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Prolific composer Christos Hatzis to have premiere here
Cleveland.com: October 08, 2009, 2:52PM

Happy is the composer who hears his or her music performed on a regular basis, which means Christos Hatzis should be positively delirious. He is. The Greek-born Canadian composer is having the rare pleasure of attending the world premieres of no fewer than three of his works this fall.

Last month, violinist Angele Dubeau and the ensemble known as La Pieta introduced Hatzis' "Arabesque" in Quebec. A few days later in Winnipeg, the composer's "Mirage?" for vibraphone, cloud gongs and string orchestra was unveiled by Dame Evelyn Glennie and the Manitoba Chamber Orchestra.

Hatzis' premiere No. 3 happens this week in the Cleveland area. "Redemption: Book I," the initial entry in a five-part work about humanity's spiritual fall and redemption, will receive inaugural performances throughout Northeast Ohio by the chamber orchestra CityMusic Cleveland and the Pacifica Quartet under guest conductor David Alan Miller.

"It's pretty crazy, but exciting," Hatzis said recently by phone. "I've been working all year on these three pieces, and now it's payback time."

How Hatzis became associated with CityMusic Cleveland is pretty crazy, too. Several years ago, the professor of music at the University of Toronto was asked by the St. Lawrence String Quartet to write a work for performances with Pilobolus Dance Theater. The chairman of the Pilobolus board at the time was Eugenia Strauss, executive director of CityMusic Cleveland.

When CityMusic set out to commission a composer for a piece featuring the Pacifica Quartet, Strauss suggested Hatzis. The Pacifica, which is noted for championing new string-quartet music, met with the composer and gave its blessing.

Hatzis appealed to Strauss for many reasons, especially given CityMusic's tradition of performing in communities that don't often hear classical music.

"I was fascinated by his music," she said. "But I was also fascinated by him as a person. He's incredibly community-oriented. He has a great amount of interest in using music as a way of healing people and going into communities and making life better."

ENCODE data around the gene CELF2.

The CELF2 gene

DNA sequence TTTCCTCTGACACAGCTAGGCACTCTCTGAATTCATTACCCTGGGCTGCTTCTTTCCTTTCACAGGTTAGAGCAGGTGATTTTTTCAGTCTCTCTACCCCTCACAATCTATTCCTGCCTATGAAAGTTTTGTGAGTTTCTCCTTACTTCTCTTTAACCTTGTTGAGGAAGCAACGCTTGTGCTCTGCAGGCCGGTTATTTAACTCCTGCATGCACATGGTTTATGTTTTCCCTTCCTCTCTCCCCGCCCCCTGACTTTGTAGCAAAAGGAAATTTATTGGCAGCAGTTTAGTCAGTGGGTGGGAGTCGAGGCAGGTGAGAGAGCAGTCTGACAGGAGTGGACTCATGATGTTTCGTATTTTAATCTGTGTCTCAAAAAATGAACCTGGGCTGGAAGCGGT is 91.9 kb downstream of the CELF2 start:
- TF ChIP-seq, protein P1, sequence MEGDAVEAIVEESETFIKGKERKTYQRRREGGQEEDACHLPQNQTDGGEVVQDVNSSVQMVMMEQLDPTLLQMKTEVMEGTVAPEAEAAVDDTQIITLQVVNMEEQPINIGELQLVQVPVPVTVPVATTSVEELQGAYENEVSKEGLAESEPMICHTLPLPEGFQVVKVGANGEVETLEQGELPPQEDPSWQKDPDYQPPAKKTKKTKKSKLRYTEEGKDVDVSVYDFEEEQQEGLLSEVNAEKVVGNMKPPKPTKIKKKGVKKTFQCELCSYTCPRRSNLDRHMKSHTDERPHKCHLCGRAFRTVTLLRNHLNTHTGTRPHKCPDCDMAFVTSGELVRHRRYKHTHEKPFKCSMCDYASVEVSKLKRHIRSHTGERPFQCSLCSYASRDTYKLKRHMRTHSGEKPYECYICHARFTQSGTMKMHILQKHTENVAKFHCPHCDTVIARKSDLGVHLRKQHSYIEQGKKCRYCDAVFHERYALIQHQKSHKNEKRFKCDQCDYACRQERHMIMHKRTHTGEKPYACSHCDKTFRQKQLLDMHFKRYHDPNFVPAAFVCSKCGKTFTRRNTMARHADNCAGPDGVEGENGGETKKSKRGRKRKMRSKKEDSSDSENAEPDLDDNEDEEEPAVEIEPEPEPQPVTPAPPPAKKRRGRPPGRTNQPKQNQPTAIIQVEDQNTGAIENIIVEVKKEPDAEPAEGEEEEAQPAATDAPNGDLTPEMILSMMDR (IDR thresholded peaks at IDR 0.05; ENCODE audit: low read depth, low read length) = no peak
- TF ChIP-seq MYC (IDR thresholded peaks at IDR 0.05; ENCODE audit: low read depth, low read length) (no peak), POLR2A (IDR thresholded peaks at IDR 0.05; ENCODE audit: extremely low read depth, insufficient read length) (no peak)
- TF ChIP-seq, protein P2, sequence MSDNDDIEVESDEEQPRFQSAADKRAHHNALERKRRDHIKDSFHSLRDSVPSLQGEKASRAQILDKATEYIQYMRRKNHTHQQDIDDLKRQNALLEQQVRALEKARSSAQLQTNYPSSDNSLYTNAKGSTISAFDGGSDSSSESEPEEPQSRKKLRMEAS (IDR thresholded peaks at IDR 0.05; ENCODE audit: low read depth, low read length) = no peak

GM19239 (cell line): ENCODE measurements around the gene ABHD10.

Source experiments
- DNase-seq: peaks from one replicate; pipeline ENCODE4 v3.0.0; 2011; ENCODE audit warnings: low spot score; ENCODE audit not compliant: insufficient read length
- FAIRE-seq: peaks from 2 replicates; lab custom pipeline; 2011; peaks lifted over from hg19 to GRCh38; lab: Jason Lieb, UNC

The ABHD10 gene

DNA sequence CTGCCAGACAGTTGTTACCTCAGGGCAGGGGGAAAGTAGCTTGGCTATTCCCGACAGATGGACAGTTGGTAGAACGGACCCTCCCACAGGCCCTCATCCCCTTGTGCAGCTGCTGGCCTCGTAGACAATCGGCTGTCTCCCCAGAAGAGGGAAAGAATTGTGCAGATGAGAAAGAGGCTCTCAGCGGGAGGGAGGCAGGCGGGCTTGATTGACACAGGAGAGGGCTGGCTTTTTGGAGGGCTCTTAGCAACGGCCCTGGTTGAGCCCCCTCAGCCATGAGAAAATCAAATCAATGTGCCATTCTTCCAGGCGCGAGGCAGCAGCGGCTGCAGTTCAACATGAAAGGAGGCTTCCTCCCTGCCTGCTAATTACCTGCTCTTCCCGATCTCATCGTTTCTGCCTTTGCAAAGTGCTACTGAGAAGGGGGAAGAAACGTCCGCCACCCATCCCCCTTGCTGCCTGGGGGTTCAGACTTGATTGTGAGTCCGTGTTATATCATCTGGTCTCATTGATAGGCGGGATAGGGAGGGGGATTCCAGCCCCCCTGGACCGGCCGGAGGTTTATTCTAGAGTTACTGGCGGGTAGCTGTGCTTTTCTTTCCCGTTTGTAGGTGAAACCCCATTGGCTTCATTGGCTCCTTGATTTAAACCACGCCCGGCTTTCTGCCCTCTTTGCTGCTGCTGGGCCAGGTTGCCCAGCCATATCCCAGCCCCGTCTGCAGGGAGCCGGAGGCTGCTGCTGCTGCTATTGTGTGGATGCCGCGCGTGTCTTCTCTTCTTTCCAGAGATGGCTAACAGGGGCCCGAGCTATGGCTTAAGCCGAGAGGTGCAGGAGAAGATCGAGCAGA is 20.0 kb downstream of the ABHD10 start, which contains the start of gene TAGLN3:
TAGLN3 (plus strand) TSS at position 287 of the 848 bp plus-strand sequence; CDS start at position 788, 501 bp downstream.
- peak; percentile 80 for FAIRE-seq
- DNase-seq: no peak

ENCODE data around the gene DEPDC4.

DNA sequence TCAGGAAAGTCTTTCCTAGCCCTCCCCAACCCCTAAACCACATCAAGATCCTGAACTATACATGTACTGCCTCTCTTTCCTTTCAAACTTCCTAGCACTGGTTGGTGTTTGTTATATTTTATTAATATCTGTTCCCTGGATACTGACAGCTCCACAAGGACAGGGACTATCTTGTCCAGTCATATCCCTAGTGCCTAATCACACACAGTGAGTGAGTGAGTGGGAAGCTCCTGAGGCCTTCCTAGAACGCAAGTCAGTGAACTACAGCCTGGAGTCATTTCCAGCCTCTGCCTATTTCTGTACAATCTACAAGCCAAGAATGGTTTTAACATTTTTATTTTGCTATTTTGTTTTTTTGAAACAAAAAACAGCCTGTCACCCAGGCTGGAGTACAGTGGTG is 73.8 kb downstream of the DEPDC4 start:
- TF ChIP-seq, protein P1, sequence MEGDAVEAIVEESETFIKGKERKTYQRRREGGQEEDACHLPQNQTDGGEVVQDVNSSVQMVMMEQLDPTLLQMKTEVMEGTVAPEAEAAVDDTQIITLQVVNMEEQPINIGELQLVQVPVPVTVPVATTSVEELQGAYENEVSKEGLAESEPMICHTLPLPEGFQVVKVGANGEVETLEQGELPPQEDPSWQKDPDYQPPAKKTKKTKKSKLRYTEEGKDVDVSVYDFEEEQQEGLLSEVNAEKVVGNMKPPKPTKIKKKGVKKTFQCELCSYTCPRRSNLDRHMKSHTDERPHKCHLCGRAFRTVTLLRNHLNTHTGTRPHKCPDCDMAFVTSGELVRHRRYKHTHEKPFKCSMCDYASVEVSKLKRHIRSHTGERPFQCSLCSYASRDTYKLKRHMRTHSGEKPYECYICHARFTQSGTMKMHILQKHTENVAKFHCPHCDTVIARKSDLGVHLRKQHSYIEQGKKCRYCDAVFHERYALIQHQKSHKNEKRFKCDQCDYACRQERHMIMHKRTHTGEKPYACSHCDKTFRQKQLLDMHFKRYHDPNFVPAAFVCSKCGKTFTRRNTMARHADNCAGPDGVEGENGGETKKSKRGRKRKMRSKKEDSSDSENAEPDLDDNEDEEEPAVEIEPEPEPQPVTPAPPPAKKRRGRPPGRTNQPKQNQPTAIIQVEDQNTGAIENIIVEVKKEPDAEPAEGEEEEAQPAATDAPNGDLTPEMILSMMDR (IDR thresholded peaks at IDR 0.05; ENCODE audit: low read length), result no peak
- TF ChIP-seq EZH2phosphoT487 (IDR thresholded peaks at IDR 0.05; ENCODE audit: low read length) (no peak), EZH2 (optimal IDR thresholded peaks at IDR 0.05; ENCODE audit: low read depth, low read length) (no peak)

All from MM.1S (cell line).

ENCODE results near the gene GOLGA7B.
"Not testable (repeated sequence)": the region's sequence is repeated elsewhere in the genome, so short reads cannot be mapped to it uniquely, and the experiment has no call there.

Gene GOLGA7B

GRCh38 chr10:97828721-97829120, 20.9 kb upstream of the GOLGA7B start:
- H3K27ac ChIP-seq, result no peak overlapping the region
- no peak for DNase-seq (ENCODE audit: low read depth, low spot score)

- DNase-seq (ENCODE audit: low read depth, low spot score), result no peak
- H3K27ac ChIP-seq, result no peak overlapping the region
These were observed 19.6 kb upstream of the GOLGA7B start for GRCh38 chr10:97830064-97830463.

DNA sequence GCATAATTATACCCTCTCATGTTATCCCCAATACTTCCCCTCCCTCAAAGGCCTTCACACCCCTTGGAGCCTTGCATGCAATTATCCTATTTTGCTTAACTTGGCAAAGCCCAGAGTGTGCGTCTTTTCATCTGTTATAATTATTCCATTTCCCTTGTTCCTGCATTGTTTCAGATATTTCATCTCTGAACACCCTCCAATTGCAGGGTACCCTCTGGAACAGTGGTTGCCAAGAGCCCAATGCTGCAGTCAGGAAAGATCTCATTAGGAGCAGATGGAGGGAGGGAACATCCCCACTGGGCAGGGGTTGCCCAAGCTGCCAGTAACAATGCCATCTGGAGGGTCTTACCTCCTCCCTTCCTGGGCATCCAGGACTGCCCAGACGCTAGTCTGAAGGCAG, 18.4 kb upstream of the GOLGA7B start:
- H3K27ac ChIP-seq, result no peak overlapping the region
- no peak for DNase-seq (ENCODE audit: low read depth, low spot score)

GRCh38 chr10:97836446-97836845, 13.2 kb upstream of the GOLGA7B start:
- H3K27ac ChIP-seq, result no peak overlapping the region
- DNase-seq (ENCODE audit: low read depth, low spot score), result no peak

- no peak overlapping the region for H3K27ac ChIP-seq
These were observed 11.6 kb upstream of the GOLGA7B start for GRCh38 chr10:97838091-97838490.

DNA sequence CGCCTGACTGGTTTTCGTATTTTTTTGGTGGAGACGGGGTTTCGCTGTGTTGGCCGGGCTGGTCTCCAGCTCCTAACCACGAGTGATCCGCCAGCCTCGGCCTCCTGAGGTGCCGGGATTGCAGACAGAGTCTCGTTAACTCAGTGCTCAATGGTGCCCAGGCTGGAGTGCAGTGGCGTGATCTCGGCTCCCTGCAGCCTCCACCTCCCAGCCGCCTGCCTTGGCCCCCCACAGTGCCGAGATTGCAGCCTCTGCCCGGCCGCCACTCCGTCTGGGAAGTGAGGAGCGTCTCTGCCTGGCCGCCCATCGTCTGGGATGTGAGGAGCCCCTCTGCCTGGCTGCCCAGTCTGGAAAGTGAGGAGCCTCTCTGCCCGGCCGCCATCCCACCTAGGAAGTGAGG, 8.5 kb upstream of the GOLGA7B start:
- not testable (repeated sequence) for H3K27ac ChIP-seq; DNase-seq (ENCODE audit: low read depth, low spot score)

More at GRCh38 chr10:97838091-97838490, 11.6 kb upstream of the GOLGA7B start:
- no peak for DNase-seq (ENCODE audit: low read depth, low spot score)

Hatzis' interest isn't surprising, considering that his art has roots in sacred and humanistic sources. According to the bio on his Web site (hatzis.com), the composer's music "is influenced by early Christian spirituality, Pythagorean and Hermetic ideas, his own Byzantine music heritage, world cultures and religions, and various classical, jazz and pop music idioms from the past and present."

While intrigued with the breadth of Hatzis' music, the Pacifica Quartet members had a more practical concern when they met with the composer. They told him they feared being swallowed by the orchestra.

"The big problem is putting these two forces together," said Hatzis. "And like with a concerto grosso, it's so easy for the quartet to get lost.

"I think the earlier Classical composers had it right in the sense that they understood the relationship between the individual and the group."

Hatzis, 56, will explore a spectrum of relationships as he proceeds through his "Redemption" cycle, which has origins in the writings of Edgar Cayce (1877-1945). Cayce, an American psychic who was called the founder of holistic medicine, believed that a Master Soul -- Yeshua of Nazareth, or Jesus Christ -- guided humanity toward its purpose. Among other biblical figures identified with the theme are Adam, Joseph and Joshua.

The three movements of "Redemption: Book I" focus on the fallen angels, Adam and Eve, and the King of Salem, also known as Melchizedek. The score will be followed by two audio-video installations, a violin concerto (for Jennifer Koh, the remarkable soloist in Gyorgy Ligeti's Violin Concerto with CityMusic in 2008) and a piece for vocal soloists, choir and orchestra.

The "Redemption" work-in-progress is only one of the creations on the drawing board for Hatzis, who came to the United States to study at the Eastman School of Music and received a doctorate at the University of Buffalo under Morton Feldman.

Hatzis, a Canadian citizen since 1985, is booked for the next three years, when he'll complete the "Redemption" cycle, write an encore piece for violinist Hilary Hahn and compose an opera with novelist Margaret Atwood about Pauline Johnson, a Canadian poet and actress of First Nations heritage.

"It's my first opera," Hatzis said. "I actually love the medium because it has so many layers already embedded in it."

Oh, happy composer.


By Donald Rosenberg, The Plain Dealer - cleveland.com